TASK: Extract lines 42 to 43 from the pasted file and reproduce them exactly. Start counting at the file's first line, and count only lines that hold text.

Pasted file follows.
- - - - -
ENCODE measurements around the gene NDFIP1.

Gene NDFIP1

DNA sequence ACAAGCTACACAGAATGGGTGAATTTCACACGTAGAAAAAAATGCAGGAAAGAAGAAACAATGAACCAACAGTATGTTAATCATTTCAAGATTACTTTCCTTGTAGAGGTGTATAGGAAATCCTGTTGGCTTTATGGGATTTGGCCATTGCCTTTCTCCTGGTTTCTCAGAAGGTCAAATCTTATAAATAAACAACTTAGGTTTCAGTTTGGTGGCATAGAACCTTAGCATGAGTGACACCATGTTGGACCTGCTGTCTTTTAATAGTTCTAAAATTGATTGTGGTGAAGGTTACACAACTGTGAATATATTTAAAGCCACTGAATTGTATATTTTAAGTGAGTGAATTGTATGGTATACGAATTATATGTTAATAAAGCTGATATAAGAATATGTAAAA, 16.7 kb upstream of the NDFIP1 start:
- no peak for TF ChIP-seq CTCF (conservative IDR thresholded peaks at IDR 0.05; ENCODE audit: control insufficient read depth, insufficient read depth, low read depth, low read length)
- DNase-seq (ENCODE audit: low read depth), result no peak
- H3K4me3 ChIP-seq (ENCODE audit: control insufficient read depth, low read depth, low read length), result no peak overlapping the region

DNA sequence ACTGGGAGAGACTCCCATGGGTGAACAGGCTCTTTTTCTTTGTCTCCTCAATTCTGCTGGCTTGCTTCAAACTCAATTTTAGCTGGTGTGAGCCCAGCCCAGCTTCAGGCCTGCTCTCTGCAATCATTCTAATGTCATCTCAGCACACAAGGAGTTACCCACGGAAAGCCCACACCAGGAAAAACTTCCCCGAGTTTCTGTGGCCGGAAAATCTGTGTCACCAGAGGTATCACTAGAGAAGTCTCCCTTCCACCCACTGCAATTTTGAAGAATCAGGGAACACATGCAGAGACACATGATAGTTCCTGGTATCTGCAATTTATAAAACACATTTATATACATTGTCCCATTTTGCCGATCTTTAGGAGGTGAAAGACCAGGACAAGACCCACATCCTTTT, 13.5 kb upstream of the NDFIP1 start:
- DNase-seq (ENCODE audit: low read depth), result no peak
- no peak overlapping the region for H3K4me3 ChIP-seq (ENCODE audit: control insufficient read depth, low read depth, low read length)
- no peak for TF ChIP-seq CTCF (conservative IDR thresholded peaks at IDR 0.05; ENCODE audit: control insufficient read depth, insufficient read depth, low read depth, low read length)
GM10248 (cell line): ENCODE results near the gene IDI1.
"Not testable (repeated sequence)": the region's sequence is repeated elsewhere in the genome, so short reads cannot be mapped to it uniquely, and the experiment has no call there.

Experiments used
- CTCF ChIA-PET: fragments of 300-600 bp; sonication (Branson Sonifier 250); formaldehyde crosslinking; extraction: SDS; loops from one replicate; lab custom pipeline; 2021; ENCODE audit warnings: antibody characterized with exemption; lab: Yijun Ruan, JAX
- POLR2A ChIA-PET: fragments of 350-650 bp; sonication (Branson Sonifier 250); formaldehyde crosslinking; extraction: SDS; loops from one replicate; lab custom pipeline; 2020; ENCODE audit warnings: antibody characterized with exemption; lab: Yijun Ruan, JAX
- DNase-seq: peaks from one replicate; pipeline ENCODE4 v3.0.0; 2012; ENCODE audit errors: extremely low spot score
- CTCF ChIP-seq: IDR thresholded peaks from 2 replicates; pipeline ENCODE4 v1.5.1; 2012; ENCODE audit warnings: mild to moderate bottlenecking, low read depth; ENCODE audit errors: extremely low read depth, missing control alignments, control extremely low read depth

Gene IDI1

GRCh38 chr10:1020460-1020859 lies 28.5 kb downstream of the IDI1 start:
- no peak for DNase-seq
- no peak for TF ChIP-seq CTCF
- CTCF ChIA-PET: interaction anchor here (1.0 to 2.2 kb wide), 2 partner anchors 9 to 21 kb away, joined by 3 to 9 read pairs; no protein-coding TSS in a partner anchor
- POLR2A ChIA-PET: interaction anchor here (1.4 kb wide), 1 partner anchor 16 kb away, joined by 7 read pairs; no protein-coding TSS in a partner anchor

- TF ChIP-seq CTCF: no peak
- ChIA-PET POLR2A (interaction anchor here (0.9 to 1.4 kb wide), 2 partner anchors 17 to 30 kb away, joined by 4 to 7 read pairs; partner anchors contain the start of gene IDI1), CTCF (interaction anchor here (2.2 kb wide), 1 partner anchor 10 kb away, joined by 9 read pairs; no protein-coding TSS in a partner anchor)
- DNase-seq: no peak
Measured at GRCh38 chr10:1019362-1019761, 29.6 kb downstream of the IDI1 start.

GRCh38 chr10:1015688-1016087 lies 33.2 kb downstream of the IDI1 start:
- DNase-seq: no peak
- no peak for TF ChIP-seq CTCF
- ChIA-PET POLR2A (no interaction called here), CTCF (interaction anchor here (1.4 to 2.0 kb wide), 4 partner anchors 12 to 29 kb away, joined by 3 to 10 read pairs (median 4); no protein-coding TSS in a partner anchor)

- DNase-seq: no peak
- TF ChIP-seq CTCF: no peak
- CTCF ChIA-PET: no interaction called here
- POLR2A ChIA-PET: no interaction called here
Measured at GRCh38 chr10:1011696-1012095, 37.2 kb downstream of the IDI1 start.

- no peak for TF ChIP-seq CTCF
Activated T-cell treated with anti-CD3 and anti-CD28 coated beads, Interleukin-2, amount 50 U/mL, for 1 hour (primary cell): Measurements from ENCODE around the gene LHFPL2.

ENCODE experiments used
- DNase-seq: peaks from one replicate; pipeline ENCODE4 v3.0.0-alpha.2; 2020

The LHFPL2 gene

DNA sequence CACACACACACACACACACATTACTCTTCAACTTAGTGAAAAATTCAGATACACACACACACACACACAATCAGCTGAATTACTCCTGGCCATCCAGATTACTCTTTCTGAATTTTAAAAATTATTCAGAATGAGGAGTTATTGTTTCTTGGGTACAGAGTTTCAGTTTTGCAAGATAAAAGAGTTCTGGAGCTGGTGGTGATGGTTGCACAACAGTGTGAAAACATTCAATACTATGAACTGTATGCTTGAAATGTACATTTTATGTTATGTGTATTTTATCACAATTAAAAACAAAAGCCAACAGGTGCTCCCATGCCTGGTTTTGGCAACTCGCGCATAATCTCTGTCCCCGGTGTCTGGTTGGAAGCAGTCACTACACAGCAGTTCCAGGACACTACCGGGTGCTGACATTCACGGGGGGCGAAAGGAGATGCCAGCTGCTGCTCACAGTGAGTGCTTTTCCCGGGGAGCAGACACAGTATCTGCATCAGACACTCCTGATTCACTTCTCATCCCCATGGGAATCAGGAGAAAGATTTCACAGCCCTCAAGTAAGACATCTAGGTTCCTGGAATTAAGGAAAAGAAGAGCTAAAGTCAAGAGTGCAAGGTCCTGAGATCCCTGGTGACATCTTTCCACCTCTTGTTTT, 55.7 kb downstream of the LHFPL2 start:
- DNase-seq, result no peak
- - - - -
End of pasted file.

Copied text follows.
DNA sequence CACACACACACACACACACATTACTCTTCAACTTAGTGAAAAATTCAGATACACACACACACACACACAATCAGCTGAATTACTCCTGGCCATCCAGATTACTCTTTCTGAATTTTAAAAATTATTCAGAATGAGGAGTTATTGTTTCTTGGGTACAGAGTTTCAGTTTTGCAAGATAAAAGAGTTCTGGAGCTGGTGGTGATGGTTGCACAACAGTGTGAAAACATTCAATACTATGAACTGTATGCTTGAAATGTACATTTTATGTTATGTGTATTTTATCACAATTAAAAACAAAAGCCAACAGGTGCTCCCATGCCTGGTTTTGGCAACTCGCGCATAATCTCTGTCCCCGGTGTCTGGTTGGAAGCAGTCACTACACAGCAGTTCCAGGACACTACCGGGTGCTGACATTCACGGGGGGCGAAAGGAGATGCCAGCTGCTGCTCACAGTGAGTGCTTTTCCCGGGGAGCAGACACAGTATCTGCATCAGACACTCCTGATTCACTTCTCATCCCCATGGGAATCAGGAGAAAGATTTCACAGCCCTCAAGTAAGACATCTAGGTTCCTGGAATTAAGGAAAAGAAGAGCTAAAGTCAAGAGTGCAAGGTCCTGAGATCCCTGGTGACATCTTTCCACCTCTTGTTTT, 55.7 kb downstream of the LHFPL2 start:
- DNase-seq, result no peak